Shriver has a lot of fun satirizing limousine-liberal academics and anyone else who lives in a prosperous past. Willing, the precocious realist, goes from lecturing his feckless Keynesian uncle to robbing kids with a blackjack -- a sockful of worthless coins -- so his own family will eat. His cousin Savannah becomes a hooker, survives the intense competition in the sex trade, and by age 35 is a prosperous "stimulation consultant."

Shriver vividly describes the stress of an impoverished U.S., where you don't make shopping lists but buy whatever happens to be in the store that you can afford -- and you conserve used "grey water" because fresh water could vanish in the next "dryout." She also invents some plausible mid-century slang: "treasury" means "utter bullshit." Her technology includes the BeEtle, an electric VW, and fleXt, a kind of fabric computer.

Farmers make a fortune until agriculture is nationalized. More ominously, by the 2040s the U.S. has finally given in to the global bancor economy and the "dólar nuevo" is an electronic currency that is about to end actual cash. Almost everyone must be "chipped," implanted with a tiny credit card that tracks everything earned and spent, and takes 77 per cent in taxes. When Willing is chipped, he feels he's been raped.

By that time Americans are also thinking about escaping to Mexico despite its electrified fence from the Gulf to the Pacific (Canada is somehow not an option). The alternative is defecting to the secessionist United States of Nevada, but your chip will explode your head if it detects you've crossed the border. And by 2047, American farms are slowly being de-nationalized, as if Stalin had forgiven the rich peasants he'd expropriated.

Articulating white middle-class anxiety

By now we get it. The Mandibles articulates white American middle-class anxiety far better than Donald Trump or the Republican Party ever dreamed of. Hispanics take power (Spanish is an official language), Chinese billionaires buy up everything in sight at fire-sale prices, and even the fantasy of upward social mobility has vanished, along with the dream of inheriting the vast wealth accumulated by the baby boomers.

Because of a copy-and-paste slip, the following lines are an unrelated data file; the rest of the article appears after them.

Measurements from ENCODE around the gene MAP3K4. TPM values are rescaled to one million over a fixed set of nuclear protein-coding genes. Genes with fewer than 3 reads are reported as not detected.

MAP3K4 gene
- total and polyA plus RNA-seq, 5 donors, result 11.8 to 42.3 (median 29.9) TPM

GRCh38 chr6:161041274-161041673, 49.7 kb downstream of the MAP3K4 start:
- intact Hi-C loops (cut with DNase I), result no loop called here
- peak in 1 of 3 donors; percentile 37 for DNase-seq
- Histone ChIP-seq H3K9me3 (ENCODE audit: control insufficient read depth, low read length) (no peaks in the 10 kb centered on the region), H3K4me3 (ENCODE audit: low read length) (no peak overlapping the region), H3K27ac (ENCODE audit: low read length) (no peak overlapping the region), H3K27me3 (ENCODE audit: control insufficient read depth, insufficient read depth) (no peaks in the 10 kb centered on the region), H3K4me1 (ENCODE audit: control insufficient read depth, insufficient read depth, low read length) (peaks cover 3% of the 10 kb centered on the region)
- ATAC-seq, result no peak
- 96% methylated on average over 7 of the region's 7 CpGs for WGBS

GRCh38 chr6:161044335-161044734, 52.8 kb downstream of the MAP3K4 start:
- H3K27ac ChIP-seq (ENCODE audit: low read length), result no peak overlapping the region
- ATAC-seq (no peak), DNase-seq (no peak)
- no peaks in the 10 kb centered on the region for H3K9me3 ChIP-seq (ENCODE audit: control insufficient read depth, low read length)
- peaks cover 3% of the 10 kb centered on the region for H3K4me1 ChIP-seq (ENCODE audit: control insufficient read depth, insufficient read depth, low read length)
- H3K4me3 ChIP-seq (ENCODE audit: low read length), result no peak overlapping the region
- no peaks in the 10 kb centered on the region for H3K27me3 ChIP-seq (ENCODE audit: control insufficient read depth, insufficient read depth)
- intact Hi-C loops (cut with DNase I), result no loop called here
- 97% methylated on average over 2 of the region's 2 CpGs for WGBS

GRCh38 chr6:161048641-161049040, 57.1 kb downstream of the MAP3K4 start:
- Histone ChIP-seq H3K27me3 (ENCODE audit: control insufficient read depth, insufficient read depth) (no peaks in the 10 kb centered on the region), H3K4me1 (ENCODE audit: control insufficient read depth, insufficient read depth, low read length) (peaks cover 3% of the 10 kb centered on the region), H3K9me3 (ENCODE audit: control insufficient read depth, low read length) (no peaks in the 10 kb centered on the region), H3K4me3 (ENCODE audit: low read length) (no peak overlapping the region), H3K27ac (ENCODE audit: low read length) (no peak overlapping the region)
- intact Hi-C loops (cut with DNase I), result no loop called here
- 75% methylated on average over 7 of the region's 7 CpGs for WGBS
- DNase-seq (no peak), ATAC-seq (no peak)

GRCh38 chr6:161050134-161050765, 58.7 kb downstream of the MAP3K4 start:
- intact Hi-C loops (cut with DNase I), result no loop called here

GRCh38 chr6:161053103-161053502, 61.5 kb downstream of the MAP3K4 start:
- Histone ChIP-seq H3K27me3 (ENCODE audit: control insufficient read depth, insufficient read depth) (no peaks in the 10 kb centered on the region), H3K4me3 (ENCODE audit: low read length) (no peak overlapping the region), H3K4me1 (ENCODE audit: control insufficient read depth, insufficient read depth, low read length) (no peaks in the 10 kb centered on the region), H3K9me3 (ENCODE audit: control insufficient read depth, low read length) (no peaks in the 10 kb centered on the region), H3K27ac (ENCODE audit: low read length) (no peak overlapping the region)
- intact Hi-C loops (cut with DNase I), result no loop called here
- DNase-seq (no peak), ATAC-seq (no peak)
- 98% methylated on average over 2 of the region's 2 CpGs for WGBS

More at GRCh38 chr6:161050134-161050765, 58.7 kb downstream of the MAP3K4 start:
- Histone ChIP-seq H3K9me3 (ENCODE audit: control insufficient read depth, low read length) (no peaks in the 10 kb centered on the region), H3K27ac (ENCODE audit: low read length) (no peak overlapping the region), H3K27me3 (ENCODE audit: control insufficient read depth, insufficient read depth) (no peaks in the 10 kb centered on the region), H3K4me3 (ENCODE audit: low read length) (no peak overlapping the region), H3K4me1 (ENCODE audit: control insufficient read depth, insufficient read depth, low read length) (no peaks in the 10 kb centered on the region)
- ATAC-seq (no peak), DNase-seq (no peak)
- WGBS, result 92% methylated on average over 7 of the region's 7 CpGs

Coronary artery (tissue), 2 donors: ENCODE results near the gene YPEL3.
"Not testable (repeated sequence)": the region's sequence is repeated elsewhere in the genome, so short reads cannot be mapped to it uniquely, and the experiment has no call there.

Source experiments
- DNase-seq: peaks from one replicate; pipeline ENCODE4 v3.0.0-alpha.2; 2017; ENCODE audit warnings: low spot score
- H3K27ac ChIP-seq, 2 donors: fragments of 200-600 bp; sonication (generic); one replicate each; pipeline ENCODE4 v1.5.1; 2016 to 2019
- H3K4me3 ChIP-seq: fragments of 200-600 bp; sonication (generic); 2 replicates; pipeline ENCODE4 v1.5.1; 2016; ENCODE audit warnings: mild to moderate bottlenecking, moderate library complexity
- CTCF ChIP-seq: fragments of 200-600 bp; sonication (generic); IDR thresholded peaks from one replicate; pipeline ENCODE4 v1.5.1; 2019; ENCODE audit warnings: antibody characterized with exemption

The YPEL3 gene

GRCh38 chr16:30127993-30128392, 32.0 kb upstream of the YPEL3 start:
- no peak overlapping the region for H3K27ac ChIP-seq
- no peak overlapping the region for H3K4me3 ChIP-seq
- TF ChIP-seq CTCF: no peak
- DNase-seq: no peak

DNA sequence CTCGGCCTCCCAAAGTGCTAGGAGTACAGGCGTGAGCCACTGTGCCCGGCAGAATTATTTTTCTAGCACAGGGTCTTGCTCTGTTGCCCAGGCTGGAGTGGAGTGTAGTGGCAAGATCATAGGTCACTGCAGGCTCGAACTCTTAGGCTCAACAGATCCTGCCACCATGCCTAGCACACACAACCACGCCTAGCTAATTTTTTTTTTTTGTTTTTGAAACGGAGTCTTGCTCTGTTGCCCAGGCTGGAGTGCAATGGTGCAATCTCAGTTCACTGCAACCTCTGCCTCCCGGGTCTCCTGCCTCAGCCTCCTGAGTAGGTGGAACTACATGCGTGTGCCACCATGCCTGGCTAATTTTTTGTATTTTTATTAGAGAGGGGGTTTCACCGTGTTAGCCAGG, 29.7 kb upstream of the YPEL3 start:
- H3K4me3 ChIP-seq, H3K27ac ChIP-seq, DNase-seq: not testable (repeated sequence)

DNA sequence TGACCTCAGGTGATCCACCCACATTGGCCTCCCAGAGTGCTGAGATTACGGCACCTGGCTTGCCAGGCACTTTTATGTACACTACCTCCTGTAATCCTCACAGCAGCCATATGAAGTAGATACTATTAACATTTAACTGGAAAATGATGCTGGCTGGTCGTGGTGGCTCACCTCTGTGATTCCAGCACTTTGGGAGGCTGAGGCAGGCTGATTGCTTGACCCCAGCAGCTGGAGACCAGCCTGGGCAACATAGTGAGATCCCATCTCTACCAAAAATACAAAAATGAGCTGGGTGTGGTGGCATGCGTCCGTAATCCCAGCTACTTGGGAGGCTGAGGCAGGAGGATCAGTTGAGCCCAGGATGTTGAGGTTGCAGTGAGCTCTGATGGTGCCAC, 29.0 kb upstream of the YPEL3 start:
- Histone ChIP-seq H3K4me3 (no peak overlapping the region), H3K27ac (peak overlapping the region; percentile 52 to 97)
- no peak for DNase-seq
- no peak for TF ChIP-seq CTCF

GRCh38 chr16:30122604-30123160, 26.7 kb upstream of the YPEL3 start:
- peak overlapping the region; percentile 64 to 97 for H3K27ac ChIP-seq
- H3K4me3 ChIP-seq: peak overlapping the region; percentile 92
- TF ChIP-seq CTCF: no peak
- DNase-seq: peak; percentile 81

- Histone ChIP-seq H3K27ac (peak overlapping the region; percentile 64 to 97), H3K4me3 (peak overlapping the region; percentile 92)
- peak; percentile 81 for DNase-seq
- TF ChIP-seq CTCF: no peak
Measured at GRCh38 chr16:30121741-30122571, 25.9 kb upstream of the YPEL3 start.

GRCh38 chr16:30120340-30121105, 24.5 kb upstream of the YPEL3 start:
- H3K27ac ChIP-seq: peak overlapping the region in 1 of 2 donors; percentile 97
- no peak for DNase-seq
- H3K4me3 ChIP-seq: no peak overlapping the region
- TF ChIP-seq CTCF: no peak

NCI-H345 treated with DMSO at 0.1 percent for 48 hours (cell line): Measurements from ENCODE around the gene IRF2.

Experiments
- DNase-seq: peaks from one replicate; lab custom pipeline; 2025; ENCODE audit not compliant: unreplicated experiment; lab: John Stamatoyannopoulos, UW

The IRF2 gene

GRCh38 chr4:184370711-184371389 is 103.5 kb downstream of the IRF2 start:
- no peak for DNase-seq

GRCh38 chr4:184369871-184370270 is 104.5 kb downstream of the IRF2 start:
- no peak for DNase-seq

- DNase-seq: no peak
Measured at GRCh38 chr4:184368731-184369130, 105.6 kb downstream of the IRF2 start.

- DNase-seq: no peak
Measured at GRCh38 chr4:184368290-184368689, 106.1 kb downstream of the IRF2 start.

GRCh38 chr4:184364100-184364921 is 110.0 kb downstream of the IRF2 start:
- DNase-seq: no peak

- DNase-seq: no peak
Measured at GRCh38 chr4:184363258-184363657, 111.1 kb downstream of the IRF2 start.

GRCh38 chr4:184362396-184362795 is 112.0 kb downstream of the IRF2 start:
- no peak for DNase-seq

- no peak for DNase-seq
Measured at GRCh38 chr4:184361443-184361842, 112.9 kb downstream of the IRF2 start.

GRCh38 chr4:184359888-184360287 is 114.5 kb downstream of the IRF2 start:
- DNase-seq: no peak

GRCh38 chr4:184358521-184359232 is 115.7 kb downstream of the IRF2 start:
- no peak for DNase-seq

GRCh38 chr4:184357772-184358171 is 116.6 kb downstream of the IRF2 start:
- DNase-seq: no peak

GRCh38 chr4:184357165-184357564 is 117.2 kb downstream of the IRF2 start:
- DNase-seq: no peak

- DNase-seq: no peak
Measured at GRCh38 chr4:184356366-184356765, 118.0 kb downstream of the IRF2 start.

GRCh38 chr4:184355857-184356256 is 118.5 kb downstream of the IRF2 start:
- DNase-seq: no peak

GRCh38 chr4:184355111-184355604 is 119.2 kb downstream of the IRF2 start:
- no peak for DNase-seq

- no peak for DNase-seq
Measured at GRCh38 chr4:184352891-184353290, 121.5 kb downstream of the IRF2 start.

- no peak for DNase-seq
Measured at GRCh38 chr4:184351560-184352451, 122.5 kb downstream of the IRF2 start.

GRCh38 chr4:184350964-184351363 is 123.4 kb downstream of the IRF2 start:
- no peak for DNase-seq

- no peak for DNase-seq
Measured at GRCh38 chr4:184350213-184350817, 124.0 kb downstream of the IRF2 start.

But I have some bones to pick with Shriver. She ignores the rest of the world, which implausibly prospers despite the U.S. default. She forgets that during the Second World War, the U.S. imposed rationing that evened out the pain. And she forgets that in the Depression of the 1930s, the U.S. and Canada actively considered a range of options from communist to fascist.

The U.S. of the Mandible family isn't troubled with anything like that. No climate change, no disease outbreaks, no civil wars, no famines -- just years of terrible shopping and lousy jobs under a totalitarian government that everyone just puts up with.

Shriver may personally be one of Paul Krugman's Very Serious People who think salvation lies in austerity, endless budget cuts, and a return to the gold standard. She mocks supposedly entitled Keynesians, but she also saves her novel by mocking the gun-toting rugged individualists who hate to be taxed.

As a writer she sees folly in both ideologies, and gets some wry smiles out of them. Her characters start as prattling ideologues; they end no wiser after their years of suffering. If some of them think they've stumbled into a happy ending, Shriver's careful readers will know they've done nothing of the sort.

Still, her heart does seem on the right, and she has written an often witty and perceptive right-wing satire on some easy left-wing targets.  [Tyee]